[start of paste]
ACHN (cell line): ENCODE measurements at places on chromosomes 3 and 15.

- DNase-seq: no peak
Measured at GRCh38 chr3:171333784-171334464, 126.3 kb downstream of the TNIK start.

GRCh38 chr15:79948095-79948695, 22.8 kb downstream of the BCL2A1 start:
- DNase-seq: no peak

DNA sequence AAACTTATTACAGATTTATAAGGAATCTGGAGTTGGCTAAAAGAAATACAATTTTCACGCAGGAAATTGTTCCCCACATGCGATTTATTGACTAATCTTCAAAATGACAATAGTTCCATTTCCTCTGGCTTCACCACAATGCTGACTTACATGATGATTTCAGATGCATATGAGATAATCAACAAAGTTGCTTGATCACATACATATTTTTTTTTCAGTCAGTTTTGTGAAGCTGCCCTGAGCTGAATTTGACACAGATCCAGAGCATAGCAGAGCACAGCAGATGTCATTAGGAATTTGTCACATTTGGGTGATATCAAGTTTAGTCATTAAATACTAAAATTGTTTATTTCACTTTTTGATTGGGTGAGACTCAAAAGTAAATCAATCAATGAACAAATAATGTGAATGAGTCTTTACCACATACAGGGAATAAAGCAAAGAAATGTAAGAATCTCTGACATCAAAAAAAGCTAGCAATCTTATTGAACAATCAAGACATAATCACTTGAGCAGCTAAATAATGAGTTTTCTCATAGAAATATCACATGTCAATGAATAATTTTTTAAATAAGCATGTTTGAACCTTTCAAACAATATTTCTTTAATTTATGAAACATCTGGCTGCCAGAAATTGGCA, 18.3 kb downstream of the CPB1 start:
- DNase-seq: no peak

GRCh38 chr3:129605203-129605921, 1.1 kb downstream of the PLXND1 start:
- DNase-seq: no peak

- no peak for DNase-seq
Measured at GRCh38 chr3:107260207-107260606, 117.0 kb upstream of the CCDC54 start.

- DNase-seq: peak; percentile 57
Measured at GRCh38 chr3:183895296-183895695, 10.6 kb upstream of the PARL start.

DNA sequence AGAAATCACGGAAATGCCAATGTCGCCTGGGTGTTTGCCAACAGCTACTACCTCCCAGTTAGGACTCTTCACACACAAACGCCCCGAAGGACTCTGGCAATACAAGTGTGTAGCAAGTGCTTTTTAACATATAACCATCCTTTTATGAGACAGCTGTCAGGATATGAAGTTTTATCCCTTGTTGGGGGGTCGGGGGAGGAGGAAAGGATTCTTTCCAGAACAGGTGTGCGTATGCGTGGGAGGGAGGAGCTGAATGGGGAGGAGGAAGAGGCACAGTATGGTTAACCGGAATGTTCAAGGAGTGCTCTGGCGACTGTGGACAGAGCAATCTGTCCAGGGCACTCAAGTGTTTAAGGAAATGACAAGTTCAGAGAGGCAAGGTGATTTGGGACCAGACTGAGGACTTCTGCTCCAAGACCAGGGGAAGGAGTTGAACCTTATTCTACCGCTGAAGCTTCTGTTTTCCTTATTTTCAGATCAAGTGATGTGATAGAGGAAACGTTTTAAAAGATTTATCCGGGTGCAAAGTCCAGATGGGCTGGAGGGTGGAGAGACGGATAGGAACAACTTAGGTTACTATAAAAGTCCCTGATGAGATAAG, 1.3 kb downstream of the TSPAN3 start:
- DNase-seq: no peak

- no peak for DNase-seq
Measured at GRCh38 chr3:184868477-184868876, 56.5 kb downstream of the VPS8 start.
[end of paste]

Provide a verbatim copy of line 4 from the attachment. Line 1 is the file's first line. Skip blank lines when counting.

GRCh38 chr15:79948095-79948695, 22.8 kb downstream of the BCL2A1 start: